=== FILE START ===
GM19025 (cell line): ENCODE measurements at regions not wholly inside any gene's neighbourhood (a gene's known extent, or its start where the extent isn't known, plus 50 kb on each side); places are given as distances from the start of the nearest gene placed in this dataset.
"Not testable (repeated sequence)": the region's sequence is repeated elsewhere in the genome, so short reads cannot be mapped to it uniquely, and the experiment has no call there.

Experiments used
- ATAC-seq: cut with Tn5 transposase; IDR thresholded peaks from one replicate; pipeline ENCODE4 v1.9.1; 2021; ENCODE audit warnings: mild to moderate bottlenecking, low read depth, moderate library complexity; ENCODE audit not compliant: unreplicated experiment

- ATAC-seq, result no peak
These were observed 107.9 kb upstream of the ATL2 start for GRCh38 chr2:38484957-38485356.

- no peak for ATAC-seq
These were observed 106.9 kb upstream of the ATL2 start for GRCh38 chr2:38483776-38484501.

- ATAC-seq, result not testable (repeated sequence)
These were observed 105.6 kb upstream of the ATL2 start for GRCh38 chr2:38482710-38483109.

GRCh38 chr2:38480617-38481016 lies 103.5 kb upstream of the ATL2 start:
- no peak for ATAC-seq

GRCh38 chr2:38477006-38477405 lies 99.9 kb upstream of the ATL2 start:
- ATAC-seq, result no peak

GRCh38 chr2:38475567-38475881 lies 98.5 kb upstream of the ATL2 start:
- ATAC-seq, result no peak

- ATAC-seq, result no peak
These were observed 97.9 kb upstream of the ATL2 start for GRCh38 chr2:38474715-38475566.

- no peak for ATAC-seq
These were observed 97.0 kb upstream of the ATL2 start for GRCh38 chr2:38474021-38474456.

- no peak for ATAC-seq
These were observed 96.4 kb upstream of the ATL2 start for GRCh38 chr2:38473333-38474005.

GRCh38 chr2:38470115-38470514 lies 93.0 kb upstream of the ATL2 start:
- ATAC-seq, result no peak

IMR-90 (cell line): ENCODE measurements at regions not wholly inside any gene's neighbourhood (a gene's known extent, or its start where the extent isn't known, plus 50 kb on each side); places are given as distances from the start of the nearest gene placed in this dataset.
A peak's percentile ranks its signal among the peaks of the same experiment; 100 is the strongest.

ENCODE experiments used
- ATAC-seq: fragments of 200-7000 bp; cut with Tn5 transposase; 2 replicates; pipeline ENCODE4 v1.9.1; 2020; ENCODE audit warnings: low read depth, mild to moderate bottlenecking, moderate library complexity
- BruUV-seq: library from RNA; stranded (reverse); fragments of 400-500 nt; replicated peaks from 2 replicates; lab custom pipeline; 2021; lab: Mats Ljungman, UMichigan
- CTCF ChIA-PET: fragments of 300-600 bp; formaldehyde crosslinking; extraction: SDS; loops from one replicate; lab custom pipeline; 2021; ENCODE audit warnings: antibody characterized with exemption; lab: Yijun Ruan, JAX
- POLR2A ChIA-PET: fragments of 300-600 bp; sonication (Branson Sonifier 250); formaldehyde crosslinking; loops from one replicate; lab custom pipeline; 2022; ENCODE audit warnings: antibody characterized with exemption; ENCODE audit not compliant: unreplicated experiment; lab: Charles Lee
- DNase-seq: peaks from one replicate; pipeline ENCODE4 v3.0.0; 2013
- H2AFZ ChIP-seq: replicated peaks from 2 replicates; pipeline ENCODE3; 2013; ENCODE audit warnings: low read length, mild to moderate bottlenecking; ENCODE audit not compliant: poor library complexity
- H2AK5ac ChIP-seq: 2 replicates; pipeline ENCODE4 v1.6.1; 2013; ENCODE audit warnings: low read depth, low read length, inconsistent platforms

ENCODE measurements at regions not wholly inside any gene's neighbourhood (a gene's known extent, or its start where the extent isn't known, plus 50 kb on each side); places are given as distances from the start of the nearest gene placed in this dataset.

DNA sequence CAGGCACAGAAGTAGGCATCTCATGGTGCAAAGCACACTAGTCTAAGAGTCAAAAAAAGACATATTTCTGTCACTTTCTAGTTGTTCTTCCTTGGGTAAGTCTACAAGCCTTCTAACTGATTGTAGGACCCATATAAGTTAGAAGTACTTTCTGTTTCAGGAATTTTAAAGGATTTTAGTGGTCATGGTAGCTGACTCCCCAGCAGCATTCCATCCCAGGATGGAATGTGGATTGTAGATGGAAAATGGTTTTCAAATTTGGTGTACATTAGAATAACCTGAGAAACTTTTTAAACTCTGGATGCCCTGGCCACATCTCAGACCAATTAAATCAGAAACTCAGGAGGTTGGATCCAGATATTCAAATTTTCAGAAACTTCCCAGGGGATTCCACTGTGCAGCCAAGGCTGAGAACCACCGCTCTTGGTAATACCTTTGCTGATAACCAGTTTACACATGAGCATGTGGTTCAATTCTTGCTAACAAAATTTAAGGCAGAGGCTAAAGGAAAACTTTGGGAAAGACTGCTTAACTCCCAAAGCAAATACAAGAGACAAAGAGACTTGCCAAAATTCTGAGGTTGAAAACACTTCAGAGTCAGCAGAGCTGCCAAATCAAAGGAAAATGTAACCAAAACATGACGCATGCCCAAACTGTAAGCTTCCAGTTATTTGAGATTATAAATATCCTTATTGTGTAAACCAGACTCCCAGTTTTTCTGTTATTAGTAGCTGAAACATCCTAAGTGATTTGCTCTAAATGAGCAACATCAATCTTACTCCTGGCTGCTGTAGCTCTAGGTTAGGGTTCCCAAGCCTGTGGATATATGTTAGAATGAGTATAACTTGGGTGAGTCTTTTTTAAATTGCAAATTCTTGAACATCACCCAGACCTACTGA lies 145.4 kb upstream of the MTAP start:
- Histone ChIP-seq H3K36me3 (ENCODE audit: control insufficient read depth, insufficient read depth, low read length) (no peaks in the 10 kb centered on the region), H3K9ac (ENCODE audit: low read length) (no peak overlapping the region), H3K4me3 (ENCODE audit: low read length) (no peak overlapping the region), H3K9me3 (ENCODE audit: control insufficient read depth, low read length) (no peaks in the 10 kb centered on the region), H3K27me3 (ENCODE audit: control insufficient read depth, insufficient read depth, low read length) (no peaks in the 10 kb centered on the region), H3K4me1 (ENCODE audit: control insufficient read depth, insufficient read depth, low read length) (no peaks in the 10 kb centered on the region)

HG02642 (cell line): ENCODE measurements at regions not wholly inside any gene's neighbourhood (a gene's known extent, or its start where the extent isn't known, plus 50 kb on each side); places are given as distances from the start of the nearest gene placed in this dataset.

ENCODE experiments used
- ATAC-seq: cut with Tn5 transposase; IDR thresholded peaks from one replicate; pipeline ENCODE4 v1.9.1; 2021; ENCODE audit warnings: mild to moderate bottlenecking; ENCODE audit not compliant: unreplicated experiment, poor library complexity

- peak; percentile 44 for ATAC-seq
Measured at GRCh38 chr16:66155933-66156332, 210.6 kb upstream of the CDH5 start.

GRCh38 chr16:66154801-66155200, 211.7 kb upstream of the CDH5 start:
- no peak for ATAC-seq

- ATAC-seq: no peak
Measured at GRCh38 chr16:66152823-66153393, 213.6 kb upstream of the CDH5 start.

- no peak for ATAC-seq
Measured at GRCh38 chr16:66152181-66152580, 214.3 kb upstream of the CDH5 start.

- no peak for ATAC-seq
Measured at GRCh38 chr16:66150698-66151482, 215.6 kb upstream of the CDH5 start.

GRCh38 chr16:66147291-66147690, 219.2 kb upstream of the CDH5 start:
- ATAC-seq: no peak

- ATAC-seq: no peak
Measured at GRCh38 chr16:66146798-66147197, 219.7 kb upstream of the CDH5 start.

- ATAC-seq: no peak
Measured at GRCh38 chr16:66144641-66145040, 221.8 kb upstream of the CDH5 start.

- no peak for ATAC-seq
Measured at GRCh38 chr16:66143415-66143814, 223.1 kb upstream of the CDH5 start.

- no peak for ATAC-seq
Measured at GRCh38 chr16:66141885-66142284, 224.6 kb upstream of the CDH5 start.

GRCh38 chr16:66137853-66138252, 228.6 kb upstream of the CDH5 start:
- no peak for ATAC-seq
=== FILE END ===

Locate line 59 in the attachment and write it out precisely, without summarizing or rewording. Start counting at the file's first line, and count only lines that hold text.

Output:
- no peak for ATAC-seq